If you’re depressed, you’re stuck in the past and if you’re anxious, you’re worried about the future. I read that somewhere. I think it’s supposed to help you on the road to self-improvement. Don’t worry, this post isn’t one of those hoaky, feel-good calls to live like you’re dying. I’m too literal for that kind of thing.
This is an acknowledgment that as humans, we’re lucky we can fondly recall our past as well as eagerly plan our future. It’s what separates us from wildlife.
Improv teaches us to be in the moment, and it’s wonderful. Tuning out the constant chatter in our heads and enjoying the present moment is good for the mind, body, and soul. But what do you do when you face a major change in life? The kind of change that simultaneously causes you to mourn the life you’ll be leaving behind and fretting about the unknown new life ahead? Can you be depressed and anxious at once? You betcha.
As a rational and practical human being, you acknowledge that you cannot realistically be completely in the present moment, every moment of every day. Without the sense to prepare for your new life, you would not survive. Even squirrels hide nuts for the winter. So ignoring the impending change is not an option.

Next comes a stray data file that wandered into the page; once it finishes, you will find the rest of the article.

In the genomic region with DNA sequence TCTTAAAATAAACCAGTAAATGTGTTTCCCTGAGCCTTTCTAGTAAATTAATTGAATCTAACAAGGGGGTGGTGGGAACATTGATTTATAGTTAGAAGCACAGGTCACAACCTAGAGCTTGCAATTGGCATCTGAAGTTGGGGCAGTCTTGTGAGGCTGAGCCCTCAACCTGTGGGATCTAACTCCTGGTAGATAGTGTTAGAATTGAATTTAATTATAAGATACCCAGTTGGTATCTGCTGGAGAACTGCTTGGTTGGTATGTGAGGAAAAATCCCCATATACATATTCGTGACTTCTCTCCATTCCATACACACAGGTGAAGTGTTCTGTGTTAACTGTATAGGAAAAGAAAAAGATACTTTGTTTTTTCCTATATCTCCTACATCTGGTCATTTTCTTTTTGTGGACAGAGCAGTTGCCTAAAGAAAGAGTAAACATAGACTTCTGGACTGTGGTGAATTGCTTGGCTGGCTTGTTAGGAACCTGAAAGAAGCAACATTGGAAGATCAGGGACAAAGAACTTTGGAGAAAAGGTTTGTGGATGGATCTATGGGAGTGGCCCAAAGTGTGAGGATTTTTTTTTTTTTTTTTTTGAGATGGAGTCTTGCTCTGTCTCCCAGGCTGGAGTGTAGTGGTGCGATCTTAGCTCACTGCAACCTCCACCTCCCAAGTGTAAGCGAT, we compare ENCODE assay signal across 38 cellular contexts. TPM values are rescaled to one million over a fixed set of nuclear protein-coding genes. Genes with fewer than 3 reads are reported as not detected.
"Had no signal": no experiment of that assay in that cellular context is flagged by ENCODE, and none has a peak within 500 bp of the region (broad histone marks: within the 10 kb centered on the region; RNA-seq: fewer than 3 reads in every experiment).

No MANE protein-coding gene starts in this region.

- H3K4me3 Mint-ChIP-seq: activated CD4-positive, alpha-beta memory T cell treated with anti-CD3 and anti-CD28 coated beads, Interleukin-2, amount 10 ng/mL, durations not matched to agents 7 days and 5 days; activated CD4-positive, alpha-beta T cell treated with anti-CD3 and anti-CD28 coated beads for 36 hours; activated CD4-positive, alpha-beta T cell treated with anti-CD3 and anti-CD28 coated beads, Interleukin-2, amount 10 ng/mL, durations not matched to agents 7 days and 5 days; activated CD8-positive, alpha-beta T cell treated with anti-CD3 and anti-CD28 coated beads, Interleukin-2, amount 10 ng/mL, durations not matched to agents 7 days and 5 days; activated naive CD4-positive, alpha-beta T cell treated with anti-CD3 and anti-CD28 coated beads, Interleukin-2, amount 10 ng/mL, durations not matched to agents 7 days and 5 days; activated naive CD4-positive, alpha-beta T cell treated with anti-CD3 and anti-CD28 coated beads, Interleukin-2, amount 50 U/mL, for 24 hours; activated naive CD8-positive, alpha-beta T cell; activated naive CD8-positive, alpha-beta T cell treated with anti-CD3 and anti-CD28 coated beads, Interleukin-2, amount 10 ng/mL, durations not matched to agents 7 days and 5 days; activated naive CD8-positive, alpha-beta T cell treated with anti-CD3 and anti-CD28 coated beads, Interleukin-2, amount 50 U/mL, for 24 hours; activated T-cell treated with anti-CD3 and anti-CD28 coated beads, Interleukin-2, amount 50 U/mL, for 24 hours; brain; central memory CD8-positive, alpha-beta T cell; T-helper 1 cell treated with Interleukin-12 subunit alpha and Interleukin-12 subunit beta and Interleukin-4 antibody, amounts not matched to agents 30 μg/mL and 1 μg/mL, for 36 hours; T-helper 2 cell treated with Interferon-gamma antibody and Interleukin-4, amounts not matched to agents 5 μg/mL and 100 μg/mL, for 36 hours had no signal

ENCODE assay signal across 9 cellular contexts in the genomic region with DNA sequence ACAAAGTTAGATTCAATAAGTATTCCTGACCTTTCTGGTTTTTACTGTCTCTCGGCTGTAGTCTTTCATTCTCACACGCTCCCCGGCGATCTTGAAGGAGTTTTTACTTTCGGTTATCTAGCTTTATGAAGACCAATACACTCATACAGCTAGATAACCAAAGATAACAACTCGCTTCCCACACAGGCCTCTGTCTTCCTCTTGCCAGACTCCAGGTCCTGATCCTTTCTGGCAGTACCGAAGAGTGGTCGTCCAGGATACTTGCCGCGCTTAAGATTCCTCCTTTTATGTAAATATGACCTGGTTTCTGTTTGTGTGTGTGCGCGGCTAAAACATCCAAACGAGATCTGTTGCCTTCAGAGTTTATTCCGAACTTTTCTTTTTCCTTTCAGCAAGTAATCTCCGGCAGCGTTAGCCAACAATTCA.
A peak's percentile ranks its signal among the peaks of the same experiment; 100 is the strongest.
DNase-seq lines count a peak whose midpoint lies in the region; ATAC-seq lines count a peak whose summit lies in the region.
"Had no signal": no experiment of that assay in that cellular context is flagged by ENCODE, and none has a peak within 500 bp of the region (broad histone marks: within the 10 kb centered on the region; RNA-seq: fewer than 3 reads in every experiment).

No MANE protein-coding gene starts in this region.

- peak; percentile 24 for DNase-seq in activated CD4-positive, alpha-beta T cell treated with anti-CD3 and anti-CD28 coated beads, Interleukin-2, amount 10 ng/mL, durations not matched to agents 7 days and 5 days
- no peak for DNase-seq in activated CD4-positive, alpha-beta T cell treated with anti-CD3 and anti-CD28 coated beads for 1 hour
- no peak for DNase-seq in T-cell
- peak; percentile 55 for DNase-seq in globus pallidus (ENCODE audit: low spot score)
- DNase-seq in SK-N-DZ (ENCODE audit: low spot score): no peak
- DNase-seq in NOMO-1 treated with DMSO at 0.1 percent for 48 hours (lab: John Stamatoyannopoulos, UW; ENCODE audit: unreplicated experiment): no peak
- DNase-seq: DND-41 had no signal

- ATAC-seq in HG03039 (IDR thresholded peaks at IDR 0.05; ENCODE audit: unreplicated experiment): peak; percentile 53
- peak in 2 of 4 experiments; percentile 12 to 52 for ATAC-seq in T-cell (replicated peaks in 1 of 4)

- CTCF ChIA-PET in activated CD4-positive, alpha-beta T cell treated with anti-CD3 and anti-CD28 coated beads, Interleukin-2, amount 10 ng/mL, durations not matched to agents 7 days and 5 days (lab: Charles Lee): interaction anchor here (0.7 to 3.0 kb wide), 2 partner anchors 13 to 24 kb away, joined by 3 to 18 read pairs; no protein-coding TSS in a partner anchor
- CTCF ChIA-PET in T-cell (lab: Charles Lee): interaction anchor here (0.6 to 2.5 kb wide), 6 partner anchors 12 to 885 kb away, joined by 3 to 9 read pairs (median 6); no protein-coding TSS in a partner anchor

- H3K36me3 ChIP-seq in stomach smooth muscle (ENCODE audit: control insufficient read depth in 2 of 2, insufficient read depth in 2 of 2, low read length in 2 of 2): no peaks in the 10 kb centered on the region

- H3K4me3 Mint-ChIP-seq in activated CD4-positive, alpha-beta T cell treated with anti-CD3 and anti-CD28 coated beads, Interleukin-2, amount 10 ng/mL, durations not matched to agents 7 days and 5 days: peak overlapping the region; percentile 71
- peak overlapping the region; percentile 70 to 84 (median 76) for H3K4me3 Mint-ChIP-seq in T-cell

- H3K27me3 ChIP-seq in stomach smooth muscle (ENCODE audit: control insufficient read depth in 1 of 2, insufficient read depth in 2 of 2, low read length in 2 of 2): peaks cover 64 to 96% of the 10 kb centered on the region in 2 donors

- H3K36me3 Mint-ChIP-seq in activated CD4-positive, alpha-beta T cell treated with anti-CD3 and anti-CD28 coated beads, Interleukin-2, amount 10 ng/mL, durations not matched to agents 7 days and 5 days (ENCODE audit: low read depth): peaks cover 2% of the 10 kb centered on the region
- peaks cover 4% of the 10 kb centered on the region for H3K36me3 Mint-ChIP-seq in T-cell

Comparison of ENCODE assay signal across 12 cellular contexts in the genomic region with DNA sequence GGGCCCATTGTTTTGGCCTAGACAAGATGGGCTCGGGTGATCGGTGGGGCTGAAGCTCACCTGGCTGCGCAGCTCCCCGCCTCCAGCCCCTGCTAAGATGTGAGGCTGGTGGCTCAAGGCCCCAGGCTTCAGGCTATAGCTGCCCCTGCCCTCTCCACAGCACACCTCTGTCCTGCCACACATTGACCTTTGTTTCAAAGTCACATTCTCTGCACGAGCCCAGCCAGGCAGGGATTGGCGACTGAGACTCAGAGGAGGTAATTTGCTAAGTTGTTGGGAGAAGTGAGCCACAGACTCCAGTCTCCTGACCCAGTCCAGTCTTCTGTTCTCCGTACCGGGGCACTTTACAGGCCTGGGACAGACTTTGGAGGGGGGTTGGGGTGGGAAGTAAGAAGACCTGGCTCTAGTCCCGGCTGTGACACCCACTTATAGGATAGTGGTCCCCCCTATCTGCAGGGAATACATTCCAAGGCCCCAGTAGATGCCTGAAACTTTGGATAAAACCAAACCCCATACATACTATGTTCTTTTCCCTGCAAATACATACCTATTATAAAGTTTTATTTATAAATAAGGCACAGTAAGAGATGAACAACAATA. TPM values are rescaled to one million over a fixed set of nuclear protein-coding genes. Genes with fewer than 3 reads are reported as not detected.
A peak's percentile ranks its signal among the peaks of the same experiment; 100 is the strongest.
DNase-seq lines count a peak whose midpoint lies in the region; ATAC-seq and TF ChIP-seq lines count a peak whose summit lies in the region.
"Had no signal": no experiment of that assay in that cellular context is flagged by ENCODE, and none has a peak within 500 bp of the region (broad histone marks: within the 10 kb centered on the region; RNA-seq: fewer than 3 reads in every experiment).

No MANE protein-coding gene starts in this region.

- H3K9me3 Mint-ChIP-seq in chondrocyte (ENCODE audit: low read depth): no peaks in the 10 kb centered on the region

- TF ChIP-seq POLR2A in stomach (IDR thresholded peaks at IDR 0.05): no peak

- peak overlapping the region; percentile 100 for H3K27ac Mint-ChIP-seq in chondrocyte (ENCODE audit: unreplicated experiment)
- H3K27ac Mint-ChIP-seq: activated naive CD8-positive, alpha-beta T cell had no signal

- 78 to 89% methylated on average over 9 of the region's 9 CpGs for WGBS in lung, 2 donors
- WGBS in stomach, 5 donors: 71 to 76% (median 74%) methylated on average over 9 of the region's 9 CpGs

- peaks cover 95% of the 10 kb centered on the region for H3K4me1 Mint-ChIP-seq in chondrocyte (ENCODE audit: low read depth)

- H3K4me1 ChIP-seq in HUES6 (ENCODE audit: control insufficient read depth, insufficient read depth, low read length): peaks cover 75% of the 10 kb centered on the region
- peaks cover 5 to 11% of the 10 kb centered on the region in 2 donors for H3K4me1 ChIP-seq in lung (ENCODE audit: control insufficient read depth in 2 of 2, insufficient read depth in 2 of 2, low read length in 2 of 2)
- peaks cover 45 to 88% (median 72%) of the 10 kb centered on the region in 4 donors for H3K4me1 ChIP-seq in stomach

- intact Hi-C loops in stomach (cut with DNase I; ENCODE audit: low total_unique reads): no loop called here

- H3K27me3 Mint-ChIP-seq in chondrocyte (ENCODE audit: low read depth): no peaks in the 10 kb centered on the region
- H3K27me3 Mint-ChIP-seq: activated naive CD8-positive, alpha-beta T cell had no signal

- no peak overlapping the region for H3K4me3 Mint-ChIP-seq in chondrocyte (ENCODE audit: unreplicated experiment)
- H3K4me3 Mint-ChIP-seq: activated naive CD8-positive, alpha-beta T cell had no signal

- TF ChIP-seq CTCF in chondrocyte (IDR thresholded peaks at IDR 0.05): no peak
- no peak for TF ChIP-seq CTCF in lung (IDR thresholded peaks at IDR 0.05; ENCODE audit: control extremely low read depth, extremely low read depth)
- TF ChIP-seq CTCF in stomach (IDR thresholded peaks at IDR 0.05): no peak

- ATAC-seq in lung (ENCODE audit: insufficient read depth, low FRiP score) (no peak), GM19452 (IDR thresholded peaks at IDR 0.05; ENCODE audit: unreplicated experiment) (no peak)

And without being able to look back and appreciate the special moments and people your old life gave you, you’d be a robot without a soul. So severing your emotional investment in your recent past is not an option either.
Rather than disengaging from the past or the future, keep them in your peripheral while focusing on the present. Sounds a bit like multitasking, I know.
This is where a solid improv foundation comes in handy. When the sadness and fear attempt to gang up on you, reign yourself back into the present. Push the thoughts of the past and the future to the sidelines and observe where you are at this moment. Your old life isn’t over and your new life hasn’t started. Right here, right now, it’s your real life.
In other words, “Yes, And” the heck out of the situation:
Yes, an amazing and positive time of my life is coming to an end. And I’m the luckiest person in the world for having had this experience, however brief. I should be shouting from the rooftops about my good fortune to have experienced something so beautiful!
Yes, a new and uncertain phase awaits me. And I am open to it because I’m a student of improv. Like every improvised scene, life is unscripted. All I can do is set one foot on the stage. And then the other. I can take a small action or initiate a dialogue. Or I can shut up, observe the environment, and discover an opportunity to become part of the scene I could never have imagined.